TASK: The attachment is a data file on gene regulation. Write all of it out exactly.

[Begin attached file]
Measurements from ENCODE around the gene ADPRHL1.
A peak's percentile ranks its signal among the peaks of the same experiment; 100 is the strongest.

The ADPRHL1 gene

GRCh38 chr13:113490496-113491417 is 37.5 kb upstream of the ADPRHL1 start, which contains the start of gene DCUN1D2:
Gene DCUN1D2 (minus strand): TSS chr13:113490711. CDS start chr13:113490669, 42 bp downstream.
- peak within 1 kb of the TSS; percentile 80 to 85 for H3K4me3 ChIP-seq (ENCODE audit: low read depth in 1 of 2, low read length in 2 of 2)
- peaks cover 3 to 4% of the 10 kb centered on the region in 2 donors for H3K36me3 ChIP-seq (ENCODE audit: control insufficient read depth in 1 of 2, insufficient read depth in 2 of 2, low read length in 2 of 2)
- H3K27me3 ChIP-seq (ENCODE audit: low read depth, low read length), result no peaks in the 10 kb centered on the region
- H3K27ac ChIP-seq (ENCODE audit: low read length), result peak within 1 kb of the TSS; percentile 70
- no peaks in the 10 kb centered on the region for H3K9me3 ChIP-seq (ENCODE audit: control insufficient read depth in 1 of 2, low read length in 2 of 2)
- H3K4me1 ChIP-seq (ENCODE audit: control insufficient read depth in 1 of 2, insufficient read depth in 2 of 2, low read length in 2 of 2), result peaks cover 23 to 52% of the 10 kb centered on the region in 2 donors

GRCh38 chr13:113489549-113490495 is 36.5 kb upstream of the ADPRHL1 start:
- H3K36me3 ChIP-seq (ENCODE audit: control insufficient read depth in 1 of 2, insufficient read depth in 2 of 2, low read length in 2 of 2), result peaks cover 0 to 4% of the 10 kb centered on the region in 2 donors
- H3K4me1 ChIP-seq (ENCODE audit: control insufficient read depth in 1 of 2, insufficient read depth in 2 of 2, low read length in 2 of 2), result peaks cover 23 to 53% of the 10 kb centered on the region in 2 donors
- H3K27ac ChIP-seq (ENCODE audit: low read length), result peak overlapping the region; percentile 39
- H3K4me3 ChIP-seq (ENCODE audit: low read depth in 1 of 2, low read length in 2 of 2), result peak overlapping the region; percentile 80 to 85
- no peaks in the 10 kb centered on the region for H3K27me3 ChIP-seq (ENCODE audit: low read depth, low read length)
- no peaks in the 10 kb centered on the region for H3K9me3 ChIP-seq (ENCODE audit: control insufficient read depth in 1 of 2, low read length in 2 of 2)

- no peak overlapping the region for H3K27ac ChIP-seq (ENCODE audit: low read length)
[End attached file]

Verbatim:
Measurements from ENCODE around the gene ADPRHL1.
A peak's percentile ranks its signal among the peaks of the same experiment; 100 is the strongest.

The ADPRHL1 gene

GRCh38 chr13:113490496-113491417 is 37.5 kb upstream of the ADPRHL1 start, which contains the start of gene DCUN1D2:
Gene DCUN1D2 (minus strand): TSS chr13:113490711. CDS start chr13:113490669, 42 bp downstream.
- peak within 1 kb of the TSS; percentile 80 to 85 for H3K4me3 ChIP-seq (ENCODE audit: low read depth in 1 of 2, low read length in 2 of 2)
- peaks cover 3 to 4% of the 10 kb centered on the region in 2 donors for H3K36me3 ChIP-seq (ENCODE audit: control insufficient read depth in 1 of 2, insufficient read depth in 2 of 2, low read length in 2 of 2)
- H3K27me3 ChIP-seq (ENCODE audit: low read depth, low read length), result no peaks in the 10 kb centered on the region
- H3K27ac ChIP-seq (ENCODE audit: low read length), result peak within 1 kb of the TSS; percentile 70
- no peaks in the 10 kb centered on the region for H3K9me3 ChIP-seq (ENCODE audit: control insufficient read depth in 1 of 2, low read length in 2 of 2)
- H3K4me1 ChIP-seq (ENCODE audit: control insufficient read depth in 1 of 2, insufficient read depth in 2 of 2, low read length in 2 of 2), result peaks cover 23 to 52% of the 10 kb centered on the region in 2 donors

GRCh38 chr13:113489549-113490495 is 36.5 kb upstream of the ADPRHL1 start:
- H3K36me3 ChIP-seq (ENCODE audit: control insufficient read depth in 1 of 2, insufficient read depth in 2 of 2, low read length in 2 of 2), result peaks cover 0 to 4% of the 10 kb centered on the region in 2 donors
- H3K4me1 ChIP-seq (ENCODE audit: control insufficient read depth in 1 of 2, insufficient read depth in 2 of 2, low read length in 2 of 2), result peaks cover 23 to 53% of the 10 kb centered on the region in 2 donors
- H3K27ac ChIP-seq (ENCODE audit: low read length), result peak overlapping the region; percentile 39
- H3K4me3 ChIP-seq (ENCODE audit: low read depth in 1 of 2, low read length in 2 of 2), result peak overlapping the region; percentile 80 to 85
- no peaks in the 10 kb centered on the region for H3K27me3 ChIP-seq (ENCODE audit: low read depth, low read length)
- no peaks in the 10 kb centered on the region for H3K9me3 ChIP-seq (ENCODE audit: control insufficient read depth in 1 of 2, low read length in 2 of 2)

- no peak overlapping the region for H3K27ac ChIP-seq (ENCODE audit: low read length)